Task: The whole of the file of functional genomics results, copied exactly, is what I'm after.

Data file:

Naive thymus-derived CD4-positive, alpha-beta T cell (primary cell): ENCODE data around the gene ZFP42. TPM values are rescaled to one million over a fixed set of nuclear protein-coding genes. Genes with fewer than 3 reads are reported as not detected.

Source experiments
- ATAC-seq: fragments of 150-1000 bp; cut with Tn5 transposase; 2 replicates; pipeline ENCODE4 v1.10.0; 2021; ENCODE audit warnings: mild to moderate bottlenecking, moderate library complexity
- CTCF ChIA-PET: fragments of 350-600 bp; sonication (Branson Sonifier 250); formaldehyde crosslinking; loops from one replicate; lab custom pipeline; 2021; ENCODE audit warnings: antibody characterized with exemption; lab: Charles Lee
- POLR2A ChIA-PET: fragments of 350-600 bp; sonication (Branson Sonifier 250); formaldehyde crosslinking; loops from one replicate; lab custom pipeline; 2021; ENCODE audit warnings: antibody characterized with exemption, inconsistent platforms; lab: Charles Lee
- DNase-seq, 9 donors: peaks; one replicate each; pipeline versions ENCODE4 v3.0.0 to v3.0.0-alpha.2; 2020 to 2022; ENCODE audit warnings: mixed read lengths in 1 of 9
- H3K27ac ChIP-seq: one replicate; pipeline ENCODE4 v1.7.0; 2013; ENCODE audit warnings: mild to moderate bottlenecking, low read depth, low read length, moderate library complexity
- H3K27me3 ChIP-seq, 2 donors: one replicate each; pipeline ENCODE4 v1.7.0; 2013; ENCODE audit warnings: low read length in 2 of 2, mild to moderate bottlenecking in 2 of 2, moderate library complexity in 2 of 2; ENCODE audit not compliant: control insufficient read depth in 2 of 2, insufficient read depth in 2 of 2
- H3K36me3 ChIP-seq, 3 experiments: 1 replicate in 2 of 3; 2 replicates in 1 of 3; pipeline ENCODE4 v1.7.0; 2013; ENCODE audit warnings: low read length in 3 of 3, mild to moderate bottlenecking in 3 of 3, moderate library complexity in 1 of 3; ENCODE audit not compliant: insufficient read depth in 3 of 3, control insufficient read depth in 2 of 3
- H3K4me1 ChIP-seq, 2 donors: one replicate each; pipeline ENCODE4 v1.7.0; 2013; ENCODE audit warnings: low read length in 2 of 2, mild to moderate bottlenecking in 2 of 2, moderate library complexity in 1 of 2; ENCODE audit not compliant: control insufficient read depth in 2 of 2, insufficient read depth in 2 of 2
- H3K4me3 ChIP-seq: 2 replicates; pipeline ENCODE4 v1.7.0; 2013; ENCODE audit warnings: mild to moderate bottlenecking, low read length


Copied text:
Naive thymus-derived CD4-positive, alpha-beta T cell (primary cell): ENCODE data around the gene ZFP42. TPM values are rescaled to one million over a fixed set of nuclear protein-coding genes. Genes with fewer than 3 reads are reported as not detected.

Source experiments
- ATAC-seq: fragments of 150-1000 bp; cut with Tn5 transposase; 2 replicates; pipeline ENCODE4 v1.10.0; 2021; ENCODE audit warnings: mild to moderate bottlenecking, moderate library complexity
- CTCF ChIA-PET: fragments of 350-600 bp; sonication (Branson Sonifier 250); formaldehyde crosslinking; loops from one replicate; lab custom pipeline; 2021; ENCODE audit warnings: antibody characterized with exemption; lab: Charles Lee
- POLR2A ChIA-PET: fragments of 350-600 bp; sonication (Branson Sonifier 250); formaldehyde crosslinking; loops from one replicate; lab custom pipeline; 2021; ENCODE audit warnings: antibody characterized with exemption, inconsistent platforms; lab: Charles Lee
- DNase-seq, 9 donors: peaks; one replicate each; pipeline versions ENCODE4 v3.0.0 to v3.0.0-alpha.2; 2020 to 2022; ENCODE audit warnings: mixed read lengths in 1 of 9
- H3K27ac ChIP-seq: one replicate; pipeline ENCODE4 v1.7.0; 2013; ENCODE audit warnings: mild to moderate bottlenecking, low read depth, low read length, moderate library complexity
- H3K27me3 ChIP-seq, 2 donors: one replicate each; pipeline ENCODE4 v1.7.0; 2013; ENCODE audit warnings: low read length in 2 of 2, mild to moderate bottlenecking in 2 of 2, moderate library complexity in 2 of 2; ENCODE audit not compliant: control insufficient read depth in 2 of 2, insufficient read depth in 2 of 2
- H3K36me3 ChIP-seq, 3 experiments: 1 replicate in 2 of 3; 2 replicates in 1 of 3; pipeline ENCODE4 v1.7.0; 2013; ENCODE audit warnings: low read length in 3 of 3, mild to moderate bottlenecking in 3 of 3, moderate library complexity in 1 of 3; ENCODE audit not compliant: insufficient read depth in 3 of 3, control insufficient read depth in 2 of 3
- H3K4me1 ChIP-seq, 2 donors: one replicate each; pipeline ENCODE4 v1.7.0; 2013; ENCODE audit warnings: low read length in 2 of 2, mild to moderate bottlenecking in 2 of 2, moderate library complexity in 1 of 2; ENCODE audit not compliant: control insufficient read depth in 2 of 2, insufficient read depth in 2 of 2
- H3K4me3 ChIP-seq: 2 replicates; pipeline ENCODE4 v1.7.0; 2013; ENCODE audit warnings: mild to moderate bottlenecking, low read length